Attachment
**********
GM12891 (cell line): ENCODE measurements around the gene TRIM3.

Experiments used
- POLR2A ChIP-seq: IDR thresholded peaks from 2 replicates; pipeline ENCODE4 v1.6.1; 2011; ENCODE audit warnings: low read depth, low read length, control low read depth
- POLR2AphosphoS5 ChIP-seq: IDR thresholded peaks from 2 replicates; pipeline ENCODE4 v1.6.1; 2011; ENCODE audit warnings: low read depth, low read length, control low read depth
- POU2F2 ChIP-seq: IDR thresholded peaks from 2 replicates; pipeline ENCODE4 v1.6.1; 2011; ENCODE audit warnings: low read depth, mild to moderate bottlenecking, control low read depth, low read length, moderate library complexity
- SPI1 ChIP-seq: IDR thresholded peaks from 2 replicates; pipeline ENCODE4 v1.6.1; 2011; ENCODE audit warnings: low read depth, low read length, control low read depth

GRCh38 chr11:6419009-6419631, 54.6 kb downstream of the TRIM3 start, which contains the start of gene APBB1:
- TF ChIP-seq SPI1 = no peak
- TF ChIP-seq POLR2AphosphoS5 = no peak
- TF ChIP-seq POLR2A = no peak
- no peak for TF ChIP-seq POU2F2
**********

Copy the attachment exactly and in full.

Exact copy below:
GM12891 (cell line): ENCODE measurements around the gene TRIM3.

Experiments used
- POLR2A ChIP-seq: IDR thresholded peaks from 2 replicates; pipeline ENCODE4 v1.6.1; 2011; ENCODE audit warnings: low read depth, low read length, control low read depth
- POLR2AphosphoS5 ChIP-seq: IDR thresholded peaks from 2 replicates; pipeline ENCODE4 v1.6.1; 2011; ENCODE audit warnings: low read depth, low read length, control low read depth
- POU2F2 ChIP-seq: IDR thresholded peaks from 2 replicates; pipeline ENCODE4 v1.6.1; 2011; ENCODE audit warnings: low read depth, mild to moderate bottlenecking, control low read depth, low read length, moderate library complexity
- SPI1 ChIP-seq: IDR thresholded peaks from 2 replicates; pipeline ENCODE4 v1.6.1; 2011; ENCODE audit warnings: low read depth, low read length, control low read depth

GRCh38 chr11:6419009-6419631, 54.6 kb downstream of the TRIM3 start, which contains the start of gene APBB1:
- TF ChIP-seq SPI1 = no peak
- TF ChIP-seq POLR2AphosphoS5 = no peak
- TF ChIP-seq POLR2A = no peak
- no peak for TF ChIP-seq POU2F2